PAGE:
The recent U.S. extradition and conviction of a foreign national in connection with his participation in the worldwide marine hose criminal anti-trust cartel serves as a reminder to all that national borders may not insulate offenders from the international reach of competition/antitrust laws.

Indictment, Extradition and Sentence

On April 3, 2014, Romano Pisciotti, an Italian national and former executive of marine hose manufacturer Parker ITR S.r.l., was extradited from Germany to the U.S. on a charge of participating in a conspiracy to suppress and eliminate competition for marine  hose sold in the U.S. and elsewhere. Marine hose is used to transfer oil between tankers and storage facilities. The U.S. Department of Justice ("DOJ") secured guilty pleas from five companies, including Parker ITR S.r.l., and nine other individuals in its ongoing investigation into the marine hose conspiracy.

The indictment against Pisciotti alleged that, from at least 1999 to November 2006, Pisciotti and his co-conspirators, among other things:

  • attended meetings and engaged in discussions in the U.S. and elsewhere regarding the sale of marine hose;
  • agreed to allocate market shares among the conspirators during the meetings and discussions;
  • agreed to a price list for marine hose during the meetings and discussions;
  • agreed, during the meetings and discussions, not to compete for one another's customers; and
  • shared and received information regarding marine hose projects and prices through a co-conspirator who served as a "clearinghouse" for information.

Following his extradition, on April 24, 2014, Pisciotti pleaded guilty and was sentenced by a U.S. District Court in Florida to serve a two-year prison sentence, with credit for time served upon his initial arrest in Germany, and a $50,000 fine.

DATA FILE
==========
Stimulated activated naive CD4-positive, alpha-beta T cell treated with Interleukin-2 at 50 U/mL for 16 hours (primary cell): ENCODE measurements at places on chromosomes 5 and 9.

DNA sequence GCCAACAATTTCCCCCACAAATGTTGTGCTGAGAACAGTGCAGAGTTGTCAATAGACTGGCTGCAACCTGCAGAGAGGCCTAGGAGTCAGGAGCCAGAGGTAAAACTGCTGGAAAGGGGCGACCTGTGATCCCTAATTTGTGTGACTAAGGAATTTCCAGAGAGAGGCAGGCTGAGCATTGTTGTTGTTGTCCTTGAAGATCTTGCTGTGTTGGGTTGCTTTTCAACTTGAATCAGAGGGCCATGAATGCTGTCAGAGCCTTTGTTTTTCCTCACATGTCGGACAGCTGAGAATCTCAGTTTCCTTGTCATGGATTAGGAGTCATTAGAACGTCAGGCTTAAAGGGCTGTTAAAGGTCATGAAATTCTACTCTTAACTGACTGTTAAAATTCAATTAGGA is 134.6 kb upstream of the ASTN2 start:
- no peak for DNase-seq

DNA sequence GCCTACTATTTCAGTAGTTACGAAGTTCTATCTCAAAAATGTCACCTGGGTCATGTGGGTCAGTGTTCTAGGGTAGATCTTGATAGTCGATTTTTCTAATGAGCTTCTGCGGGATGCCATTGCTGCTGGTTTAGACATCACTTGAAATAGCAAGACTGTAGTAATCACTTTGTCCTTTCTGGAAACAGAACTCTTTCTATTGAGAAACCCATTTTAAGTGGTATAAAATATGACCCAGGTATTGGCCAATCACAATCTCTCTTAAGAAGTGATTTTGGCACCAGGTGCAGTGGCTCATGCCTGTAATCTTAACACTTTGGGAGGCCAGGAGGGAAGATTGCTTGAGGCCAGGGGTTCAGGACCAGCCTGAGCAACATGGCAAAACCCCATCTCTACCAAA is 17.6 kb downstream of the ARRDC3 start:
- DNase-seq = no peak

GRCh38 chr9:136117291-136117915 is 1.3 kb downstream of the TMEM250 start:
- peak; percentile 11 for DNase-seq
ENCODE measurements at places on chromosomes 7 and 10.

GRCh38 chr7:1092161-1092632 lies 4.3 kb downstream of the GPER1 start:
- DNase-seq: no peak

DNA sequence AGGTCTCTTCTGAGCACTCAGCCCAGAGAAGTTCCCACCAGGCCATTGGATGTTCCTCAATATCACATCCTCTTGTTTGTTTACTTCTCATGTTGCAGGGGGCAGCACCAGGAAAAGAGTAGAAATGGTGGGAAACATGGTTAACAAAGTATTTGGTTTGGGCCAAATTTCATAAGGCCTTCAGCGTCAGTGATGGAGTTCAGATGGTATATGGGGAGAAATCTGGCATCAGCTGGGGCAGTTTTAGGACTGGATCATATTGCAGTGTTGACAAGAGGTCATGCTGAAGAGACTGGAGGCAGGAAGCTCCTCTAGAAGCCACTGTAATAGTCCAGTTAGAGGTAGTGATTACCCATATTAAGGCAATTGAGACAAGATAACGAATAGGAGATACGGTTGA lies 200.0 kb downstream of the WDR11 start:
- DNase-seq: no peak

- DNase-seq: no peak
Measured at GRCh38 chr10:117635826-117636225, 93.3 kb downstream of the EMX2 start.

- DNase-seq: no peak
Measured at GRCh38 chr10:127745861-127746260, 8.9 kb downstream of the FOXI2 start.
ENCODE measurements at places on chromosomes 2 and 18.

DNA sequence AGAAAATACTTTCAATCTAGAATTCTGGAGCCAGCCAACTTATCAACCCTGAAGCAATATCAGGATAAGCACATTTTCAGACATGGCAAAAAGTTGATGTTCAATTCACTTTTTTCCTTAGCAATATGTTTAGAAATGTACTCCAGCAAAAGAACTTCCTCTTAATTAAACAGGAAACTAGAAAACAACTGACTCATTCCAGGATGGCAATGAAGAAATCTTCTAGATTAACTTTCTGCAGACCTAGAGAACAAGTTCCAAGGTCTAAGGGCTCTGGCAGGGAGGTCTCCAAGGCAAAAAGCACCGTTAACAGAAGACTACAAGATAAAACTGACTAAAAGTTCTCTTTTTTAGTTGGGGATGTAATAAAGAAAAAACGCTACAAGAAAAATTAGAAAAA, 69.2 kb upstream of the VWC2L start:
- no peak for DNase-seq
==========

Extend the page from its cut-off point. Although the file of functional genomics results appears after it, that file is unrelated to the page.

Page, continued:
Implications for International Companies

This case marks the first successfully litigated extradition by the U.S. in a competition/antitrust matterand may have significant ramifications for international companies and their executives. Price fixing and bid rigging offences carry serious penalties around the world, including in Canada and the U.S. Of particular note to Canadian executives is the Extradition Treaty Between the United States of America and Canada (the "Treaty") that allows for extradition of persons charged or convicted of a number of offences including involvement in conspiracy or bid rigging offences. The Extradition Act governs the process for extraditing a person in Canada under one of the extradition agreements to which Canada is a party. Article 2(1) of the Treaty provides that:

Extradition shall be granted for conduct which constitutes an offense punishable by the laws of both Contracting Parties by imprisonment or other form of detention for a term exceeding one year or any greater punishment.2

Under the Canadian Competition Act, an individual found guilty of a conspiracy offence is liable to imprisonment for a maximum term of 14 years or a fine of up to $25 million or both. The bid rigging offence carries a maximum sentence of 14 years' imprisonment, a fine amount at the discretion of the court, or both. Under the Sherman Act, these offences carry a maximum sentence of 10 years' imprisonment, or a $1 million fine, or both.

Within this case, and the earlier extradition in the Morgan Crucible case, the U.S. DOJ has shown itself willing to go through the legal hoops necessary to extradite foreign executives. The DOJ's pursuit of extradition may embolden other jurisdictions to do the same. In Canada, the Competition Bureau has secured a number of guilty pleas from foreign nationals in connection with their roles in international conspiracies, but, to date, it has not sought prison sentences or extradition of any foreign nationals. Whether this will change with DOJ's increased activity remains to be seen.